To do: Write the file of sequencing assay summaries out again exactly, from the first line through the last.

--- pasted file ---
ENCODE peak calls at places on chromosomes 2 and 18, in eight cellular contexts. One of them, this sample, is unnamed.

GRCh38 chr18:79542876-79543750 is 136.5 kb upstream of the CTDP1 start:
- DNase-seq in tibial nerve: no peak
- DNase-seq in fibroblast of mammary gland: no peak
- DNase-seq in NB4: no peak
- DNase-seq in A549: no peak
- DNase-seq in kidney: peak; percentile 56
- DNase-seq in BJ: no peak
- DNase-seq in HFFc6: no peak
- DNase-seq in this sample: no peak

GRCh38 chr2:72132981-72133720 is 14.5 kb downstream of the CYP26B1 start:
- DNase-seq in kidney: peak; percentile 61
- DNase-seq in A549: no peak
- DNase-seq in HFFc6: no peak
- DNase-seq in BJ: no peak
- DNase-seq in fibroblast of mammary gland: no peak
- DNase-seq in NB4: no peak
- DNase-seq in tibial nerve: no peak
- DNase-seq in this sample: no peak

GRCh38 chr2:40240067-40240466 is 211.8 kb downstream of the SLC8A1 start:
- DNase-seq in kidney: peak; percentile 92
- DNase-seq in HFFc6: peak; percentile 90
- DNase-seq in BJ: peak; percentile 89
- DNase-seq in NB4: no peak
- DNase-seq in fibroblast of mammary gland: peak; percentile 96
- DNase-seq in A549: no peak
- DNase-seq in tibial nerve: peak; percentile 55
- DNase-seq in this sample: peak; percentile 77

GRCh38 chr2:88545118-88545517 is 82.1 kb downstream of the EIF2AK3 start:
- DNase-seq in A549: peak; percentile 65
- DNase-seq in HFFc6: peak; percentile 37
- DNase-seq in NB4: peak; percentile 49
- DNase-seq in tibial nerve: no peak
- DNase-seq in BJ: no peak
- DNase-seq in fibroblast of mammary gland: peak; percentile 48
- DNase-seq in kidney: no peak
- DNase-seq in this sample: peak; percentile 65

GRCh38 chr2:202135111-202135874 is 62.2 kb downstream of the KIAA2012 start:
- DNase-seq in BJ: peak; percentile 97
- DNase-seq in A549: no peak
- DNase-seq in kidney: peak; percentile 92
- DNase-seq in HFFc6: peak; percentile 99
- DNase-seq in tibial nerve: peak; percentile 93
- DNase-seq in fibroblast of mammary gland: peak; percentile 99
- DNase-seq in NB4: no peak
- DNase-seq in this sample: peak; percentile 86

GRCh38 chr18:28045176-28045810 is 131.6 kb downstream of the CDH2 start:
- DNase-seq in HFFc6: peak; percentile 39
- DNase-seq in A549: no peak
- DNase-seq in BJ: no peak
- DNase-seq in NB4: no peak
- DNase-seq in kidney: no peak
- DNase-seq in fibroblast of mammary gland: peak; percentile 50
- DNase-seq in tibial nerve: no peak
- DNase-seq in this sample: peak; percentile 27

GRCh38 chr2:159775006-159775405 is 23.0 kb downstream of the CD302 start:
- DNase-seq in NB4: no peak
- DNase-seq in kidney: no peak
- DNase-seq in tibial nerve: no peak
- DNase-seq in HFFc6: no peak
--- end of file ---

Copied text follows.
ENCODE peak calls at places on chromosomes 2 and 18, in eight cellular contexts. One of them, this sample, is unnamed.

GRCh38 chr18:79542876-79543750 is 136.5 kb upstream of the CTDP1 start:
- DNase-seq in tibial nerve: no peak
- DNase-seq in fibroblast of mammary gland: no peak
- DNase-seq in NB4: no peak
- DNase-seq in A549: no peak
- DNase-seq in kidney: peak; percentile 56
- DNase-seq in BJ: no peak
- DNase-seq in HFFc6: no peak
- DNase-seq in this sample: no peak

GRCh38 chr2:72132981-72133720 is 14.5 kb downstream of the CYP26B1 start:
- DNase-seq in kidney: peak; percentile 61
- DNase-seq in A549: no peak
- DNase-seq in HFFc6: no peak
- DNase-seq in BJ: no peak
- DNase-seq in fibroblast of mammary gland: no peak
- DNase-seq in NB4: no peak
- DNase-seq in tibial nerve: no peak
- DNase-seq in this sample: no peak

GRCh38 chr2:40240067-40240466 is 211.8 kb downstream of the SLC8A1 start:
- DNase-seq in kidney: peak; percentile 92
- DNase-seq in HFFc6: peak; percentile 90
- DNase-seq in BJ: peak; percentile 89
- DNase-seq in NB4: no peak
- DNase-seq in fibroblast of mammary gland: peak; percentile 96
- DNase-seq in A549: no peak
- DNase-seq in tibial nerve: peak; percentile 55
- DNase-seq in this sample: peak; percentile 77

GRCh38 chr2:88545118-88545517 is 82.1 kb downstream of the EIF2AK3 start:
- DNase-seq in A549: peak; percentile 65
- DNase-seq in HFFc6: peak; percentile 37
- DNase-seq in NB4: peak; percentile 49
- DNase-seq in tibial nerve: no peak
- DNase-seq in BJ: no peak
- DNase-seq in fibroblast of mammary gland: peak; percentile 48
- DNase-seq in kidney: no peak
- DNase-seq in this sample: peak; percentile 65

GRCh38 chr2:202135111-202135874 is 62.2 kb downstream of the KIAA2012 start:
- DNase-seq in BJ: peak; percentile 97
- DNase-seq in A549: no peak
- DNase-seq in kidney: peak; percentile 92
- DNase-seq in HFFc6: peak; percentile 99
- DNase-seq in tibial nerve: peak; percentile 93
- DNase-seq in fibroblast of mammary gland: peak; percentile 99
- DNase-seq in NB4: no peak
- DNase-seq in this sample: peak; percentile 86

GRCh38 chr18:28045176-28045810 is 131.6 kb downstream of the CDH2 start:
- DNase-seq in HFFc6: peak; percentile 39
- DNase-seq in A549: no peak
- DNase-seq in BJ: no peak
- DNase-seq in NB4: no peak
- DNase-seq in kidney: no peak
- DNase-seq in fibroblast of mammary gland: peak; percentile 50
- DNase-seq in tibial nerve: no peak
- DNase-seq in this sample: peak; percentile 27

GRCh38 chr2:159775006-159775405 is 23.0 kb downstream of the CD302 start:
- DNase-seq in NB4: no peak
- DNase-seq in kidney: no peak
- DNase-seq in tibial nerve: no peak
- DNase-seq in HFFc6: no peak